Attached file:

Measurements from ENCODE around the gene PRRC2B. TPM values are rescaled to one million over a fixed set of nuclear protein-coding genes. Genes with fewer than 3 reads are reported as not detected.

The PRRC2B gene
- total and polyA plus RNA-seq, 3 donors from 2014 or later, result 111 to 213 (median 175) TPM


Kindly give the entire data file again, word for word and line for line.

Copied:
Measurements from ENCODE around the gene PRRC2B. TPM values are rescaled to one million over a fixed set of nuclear protein-coding genes. Genes with fewer than 3 reads are reported as not detected.

The PRRC2B gene
- total and polyA plus RNA-seq, 3 donors from 2014 or later, result 111 to 213 (median 175) TPM